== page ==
Diagnosis is based on symptoms and a battery of tests that may include blood analysis, lung Xrays, and microscopic examination of samples from the lungs. There is a specific test available for the dog flu, but not the new variant. Cornell advises veterinarians that the Rt-PCR test may detect Influenza A H3N8, but the H3N2 may not be detected. However, an H3N2-specific serologic assay is under development and will be available soon.

Dr. Mahaney notes that a vaccine (Nobivac® Canine Flu H3N8) is available. Again, it isn’t known if this will also protect against the H3N2 strain. Your veterinarian will advise you best whether the vaccination is a good idea for your dog. In areas like Chicago where the viruses are active, avoid places where dogs congregate, such as dog parks and grooming salons.

Again, no cases have been reported in my neck of the woods here in North Texas. So for those attending the Denison event next Saturday, just be sure your pet is healthy, on a leash, and has proof of current vaccinations. For very young, very old or immune-challenged pets, leave them home while you enjoy the day! For details, visit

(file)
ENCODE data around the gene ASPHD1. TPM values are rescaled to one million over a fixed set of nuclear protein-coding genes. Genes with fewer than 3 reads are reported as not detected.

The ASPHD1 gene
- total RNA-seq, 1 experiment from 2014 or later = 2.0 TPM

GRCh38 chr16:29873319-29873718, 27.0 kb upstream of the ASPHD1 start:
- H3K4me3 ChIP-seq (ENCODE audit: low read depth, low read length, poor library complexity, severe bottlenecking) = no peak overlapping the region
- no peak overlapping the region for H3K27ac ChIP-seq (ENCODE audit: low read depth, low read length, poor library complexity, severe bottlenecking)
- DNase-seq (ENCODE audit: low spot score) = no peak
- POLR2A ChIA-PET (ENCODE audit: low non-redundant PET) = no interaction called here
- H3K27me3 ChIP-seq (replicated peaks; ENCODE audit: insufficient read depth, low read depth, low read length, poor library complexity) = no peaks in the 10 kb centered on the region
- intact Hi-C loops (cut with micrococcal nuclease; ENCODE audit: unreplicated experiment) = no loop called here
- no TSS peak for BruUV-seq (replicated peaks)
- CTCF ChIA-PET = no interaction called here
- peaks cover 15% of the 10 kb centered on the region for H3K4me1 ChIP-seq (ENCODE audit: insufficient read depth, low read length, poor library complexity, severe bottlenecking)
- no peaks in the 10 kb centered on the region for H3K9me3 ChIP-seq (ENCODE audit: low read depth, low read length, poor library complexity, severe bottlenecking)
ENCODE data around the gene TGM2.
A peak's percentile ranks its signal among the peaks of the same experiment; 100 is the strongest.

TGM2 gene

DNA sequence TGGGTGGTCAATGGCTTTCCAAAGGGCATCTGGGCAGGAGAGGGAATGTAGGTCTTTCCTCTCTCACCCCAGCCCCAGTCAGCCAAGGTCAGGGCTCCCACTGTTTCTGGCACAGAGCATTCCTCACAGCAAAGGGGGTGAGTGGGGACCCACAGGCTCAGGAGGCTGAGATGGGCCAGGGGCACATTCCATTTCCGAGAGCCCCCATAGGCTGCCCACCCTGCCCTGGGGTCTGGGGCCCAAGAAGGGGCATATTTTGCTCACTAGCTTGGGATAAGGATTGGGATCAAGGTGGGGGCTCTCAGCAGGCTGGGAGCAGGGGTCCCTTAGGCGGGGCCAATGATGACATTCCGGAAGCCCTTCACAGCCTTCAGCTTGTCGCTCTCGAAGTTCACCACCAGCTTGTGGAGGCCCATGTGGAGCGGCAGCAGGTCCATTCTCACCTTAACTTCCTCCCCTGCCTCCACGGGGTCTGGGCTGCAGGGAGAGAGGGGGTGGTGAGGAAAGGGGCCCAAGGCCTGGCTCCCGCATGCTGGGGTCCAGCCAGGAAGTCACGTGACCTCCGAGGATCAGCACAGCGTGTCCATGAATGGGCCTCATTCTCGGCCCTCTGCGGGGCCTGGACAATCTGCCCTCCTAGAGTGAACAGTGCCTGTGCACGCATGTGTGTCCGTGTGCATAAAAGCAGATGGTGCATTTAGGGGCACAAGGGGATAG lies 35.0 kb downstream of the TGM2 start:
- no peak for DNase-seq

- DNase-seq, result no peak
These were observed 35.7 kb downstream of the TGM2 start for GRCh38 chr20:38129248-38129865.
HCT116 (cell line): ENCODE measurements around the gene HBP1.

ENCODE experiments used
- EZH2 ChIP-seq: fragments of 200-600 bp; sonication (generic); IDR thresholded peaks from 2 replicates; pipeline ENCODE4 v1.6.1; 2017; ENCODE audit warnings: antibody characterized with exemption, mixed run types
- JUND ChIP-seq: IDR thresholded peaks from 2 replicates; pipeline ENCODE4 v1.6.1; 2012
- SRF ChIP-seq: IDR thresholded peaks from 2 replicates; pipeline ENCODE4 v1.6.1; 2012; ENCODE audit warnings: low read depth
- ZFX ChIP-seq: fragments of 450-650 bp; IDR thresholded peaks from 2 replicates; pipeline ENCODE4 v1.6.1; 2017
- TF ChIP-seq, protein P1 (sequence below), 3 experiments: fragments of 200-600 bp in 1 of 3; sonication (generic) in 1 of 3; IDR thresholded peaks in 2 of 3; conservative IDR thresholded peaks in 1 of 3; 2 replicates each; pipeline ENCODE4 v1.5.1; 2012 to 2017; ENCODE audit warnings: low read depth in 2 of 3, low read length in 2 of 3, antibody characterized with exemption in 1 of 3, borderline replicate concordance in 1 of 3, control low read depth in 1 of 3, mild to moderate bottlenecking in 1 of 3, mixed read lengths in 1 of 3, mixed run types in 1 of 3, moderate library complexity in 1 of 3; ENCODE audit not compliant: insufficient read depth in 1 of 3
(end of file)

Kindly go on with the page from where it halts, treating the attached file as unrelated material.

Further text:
For more information about dog flu, refer to these links:

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6 thoughts on “DOG FLU, EMERGENCY! Wait…really?

  1. The dog flu is so scary. This weekend there was a pet expo here in Arizona. I debated bringing my dog to the event but decided to go. I did my best to refrain from any nose to nose contact w/ other dogs at the expo as a precaution as we have many tourists here. We went & had a great time! Thanks so much for the helpful information.